THE CREDIT card bills have begun rolling in, signalling it’s time to start paying for the fun we had over the festive season.
It’s timely then that the Australian Law Reform Commission (ALRC) is calling for public comment on whether credit reporting laws need to change.
Generally, current credit reporting provisions in the Commonwealth Privacy Act only permit the collection and disclosure of personal information that indicates a person’s lack of credit worthiness, such as failure to repay a loan.
However, many lenders argue that comprehensive reporting that includes information such as an individual’s current credit commitments and repayment history would allow them to more fully assess a person’s credit risk, which in turn could improve competition and reduce interest rates.
The ALRC will review the current laws, whether any changes would benefit consumers, and how any changes would be regulated.
ALRC Commissioner in charge of the inquiry, Professor Les McCrimmon, said that compared to other countries, Australia’s credit reporting laws are quite strict.
“Other countries have more comprehensive credit reporting, such as the US and UK, allowing more information on a credit file. Ours is one of the more restrictive regimes so we certainly take a comparative approach to look at best practice around the world,” he said.
A number of previous government inquiries since the 1980s have rejected calls for comprehensive reporting on the basis that would not be of public benefit.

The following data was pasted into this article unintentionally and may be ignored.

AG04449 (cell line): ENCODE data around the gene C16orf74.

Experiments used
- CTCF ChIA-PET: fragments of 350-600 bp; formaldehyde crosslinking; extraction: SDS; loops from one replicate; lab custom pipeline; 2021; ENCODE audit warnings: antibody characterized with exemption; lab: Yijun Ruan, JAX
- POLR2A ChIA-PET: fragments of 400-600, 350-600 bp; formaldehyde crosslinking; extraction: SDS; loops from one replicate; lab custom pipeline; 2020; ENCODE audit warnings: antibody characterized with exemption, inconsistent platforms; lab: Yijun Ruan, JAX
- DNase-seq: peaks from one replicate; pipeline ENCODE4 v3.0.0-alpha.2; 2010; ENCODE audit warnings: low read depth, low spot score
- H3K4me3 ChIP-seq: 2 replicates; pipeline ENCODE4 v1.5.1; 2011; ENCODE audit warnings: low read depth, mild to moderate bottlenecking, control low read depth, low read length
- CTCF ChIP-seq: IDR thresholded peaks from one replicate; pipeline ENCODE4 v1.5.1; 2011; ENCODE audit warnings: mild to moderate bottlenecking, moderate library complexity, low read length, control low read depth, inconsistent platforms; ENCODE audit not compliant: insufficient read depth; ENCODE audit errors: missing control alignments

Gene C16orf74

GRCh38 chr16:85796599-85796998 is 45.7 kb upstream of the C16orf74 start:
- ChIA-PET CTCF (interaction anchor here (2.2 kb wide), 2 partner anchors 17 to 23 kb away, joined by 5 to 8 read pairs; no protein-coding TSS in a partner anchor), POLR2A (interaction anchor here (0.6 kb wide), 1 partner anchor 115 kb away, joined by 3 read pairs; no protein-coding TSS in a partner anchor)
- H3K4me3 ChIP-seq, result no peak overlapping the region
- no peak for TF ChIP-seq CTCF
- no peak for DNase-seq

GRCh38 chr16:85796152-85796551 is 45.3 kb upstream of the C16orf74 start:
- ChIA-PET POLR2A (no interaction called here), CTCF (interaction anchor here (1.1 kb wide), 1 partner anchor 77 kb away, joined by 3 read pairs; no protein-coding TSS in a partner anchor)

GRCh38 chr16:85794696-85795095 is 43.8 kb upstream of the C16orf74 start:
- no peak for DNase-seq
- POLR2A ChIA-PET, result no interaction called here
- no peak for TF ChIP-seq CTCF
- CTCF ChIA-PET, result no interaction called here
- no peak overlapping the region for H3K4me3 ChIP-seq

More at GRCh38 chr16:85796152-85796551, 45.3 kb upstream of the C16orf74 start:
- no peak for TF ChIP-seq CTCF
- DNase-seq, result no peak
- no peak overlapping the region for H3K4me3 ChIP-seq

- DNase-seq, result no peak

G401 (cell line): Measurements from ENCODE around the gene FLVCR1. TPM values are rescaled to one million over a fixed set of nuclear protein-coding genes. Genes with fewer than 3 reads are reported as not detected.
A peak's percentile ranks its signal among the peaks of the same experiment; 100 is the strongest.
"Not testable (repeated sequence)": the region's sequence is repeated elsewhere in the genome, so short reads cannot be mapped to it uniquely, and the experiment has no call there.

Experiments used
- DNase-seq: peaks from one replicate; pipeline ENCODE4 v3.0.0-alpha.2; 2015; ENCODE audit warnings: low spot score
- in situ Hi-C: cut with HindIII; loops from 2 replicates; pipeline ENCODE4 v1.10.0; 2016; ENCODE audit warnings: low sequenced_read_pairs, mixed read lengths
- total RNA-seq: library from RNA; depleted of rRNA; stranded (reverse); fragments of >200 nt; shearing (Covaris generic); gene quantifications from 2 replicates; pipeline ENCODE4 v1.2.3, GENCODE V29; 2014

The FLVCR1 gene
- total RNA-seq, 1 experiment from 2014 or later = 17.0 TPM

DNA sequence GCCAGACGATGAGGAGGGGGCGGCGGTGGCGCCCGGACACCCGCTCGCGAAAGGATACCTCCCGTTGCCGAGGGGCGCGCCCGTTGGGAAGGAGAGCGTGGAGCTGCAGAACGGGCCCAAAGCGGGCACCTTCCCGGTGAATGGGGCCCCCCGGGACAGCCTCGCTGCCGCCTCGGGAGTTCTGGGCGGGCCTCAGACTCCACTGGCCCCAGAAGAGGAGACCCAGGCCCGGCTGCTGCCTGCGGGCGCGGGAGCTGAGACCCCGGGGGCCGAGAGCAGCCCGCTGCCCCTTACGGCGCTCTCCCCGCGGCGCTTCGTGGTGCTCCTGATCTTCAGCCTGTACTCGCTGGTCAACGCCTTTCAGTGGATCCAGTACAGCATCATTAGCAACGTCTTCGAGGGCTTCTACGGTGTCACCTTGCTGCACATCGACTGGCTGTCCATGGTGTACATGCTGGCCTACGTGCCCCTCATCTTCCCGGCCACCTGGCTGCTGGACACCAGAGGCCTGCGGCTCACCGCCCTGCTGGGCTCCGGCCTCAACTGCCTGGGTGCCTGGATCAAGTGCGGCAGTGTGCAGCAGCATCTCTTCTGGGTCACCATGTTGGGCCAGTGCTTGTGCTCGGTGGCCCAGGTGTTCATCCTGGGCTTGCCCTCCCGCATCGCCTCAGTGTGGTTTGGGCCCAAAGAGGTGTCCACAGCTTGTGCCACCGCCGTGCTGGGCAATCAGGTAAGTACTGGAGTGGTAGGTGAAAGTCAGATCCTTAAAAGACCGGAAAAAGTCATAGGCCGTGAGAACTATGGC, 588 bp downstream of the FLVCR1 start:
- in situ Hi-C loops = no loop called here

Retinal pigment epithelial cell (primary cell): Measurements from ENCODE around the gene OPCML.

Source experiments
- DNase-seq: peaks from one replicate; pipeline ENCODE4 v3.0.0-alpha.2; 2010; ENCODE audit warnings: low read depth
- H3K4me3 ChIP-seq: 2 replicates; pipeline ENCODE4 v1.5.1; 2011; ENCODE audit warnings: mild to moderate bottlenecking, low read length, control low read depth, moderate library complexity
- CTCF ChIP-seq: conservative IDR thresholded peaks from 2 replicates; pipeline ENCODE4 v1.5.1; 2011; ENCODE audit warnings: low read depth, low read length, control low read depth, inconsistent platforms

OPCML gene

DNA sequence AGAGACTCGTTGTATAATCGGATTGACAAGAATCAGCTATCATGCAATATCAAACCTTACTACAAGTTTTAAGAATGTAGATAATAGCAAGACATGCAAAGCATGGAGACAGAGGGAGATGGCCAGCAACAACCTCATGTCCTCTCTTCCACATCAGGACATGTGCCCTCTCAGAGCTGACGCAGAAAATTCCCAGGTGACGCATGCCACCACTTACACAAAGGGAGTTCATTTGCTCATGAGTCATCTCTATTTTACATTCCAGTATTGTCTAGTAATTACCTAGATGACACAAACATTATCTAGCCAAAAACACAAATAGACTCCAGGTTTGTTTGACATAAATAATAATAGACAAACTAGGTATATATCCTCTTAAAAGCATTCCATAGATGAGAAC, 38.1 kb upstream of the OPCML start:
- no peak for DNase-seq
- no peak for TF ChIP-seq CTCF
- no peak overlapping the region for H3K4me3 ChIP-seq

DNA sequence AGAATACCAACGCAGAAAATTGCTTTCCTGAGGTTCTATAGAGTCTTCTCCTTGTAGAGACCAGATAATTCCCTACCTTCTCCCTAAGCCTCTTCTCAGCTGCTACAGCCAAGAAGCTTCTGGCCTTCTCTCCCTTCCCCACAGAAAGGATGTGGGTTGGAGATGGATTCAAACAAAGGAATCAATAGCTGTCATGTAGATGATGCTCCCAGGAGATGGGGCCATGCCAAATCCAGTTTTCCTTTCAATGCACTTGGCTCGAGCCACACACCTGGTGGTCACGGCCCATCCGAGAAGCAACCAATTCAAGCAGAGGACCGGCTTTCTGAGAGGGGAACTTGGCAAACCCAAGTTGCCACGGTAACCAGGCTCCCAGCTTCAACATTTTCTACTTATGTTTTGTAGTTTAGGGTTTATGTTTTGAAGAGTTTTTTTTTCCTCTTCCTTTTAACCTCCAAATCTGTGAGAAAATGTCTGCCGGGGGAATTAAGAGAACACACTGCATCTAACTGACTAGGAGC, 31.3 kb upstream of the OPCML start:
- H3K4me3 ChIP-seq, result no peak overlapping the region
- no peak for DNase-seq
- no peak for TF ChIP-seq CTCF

Carolyn Bond, co-CEO of the Consumer Credit Legal Centre (CCLC), said there are pros and cons to comprehensive reporting.
“Some consumers might be better off and some worse. We could see a greater range of interest rates — which would be good if you could get a cheaper credit card, but some people would pay more,” Bond said.
She pointed out that while research indicates comprehensive credit reporting leads to more lending to disadvantaged groups, whether that lending is affordable or simply leads to more debt problems is unknown.
One of the key regulatory issues with comprehensive credit reporting would be consumer privacy. With credit information now required as part of so many day-to-day transactions, such as setting up a mobile phone account or buying furniture on interest-free terms, the CCLC is concerned at the range of businesses that could gain access to the information.
Bond said it should only be available to finance providers. “For individual consumers, the main issue is that more of their personal information would be kept with a credit reporting agency and accessed by lenders as well as electricity companies, telephone companies — even orthodontists. Depending on what additional information could be kept, this might include just a balance of debts you owed, but could also include records of all your accounts and all payments made. Many people would think that this is quite an invasion of privacy,” she said.
The ALRC will also consider whether other reform measures such as new and separate legislation are needed to regulate credit reporting.
“The issue is that the regulation of credit reporting is currently in the Privacy Act and some have suggested it would be better in financial regulation legislation — be that existing or separate legislation, McCrimmon said.
“Some have also suggested it would be better regulated by someone other than Privacy Commissioner.”
Submissions to the ALRC’s Issues Paper 32, Review of Privacy—Credit Reporting Provisions, close on 9 March 2007.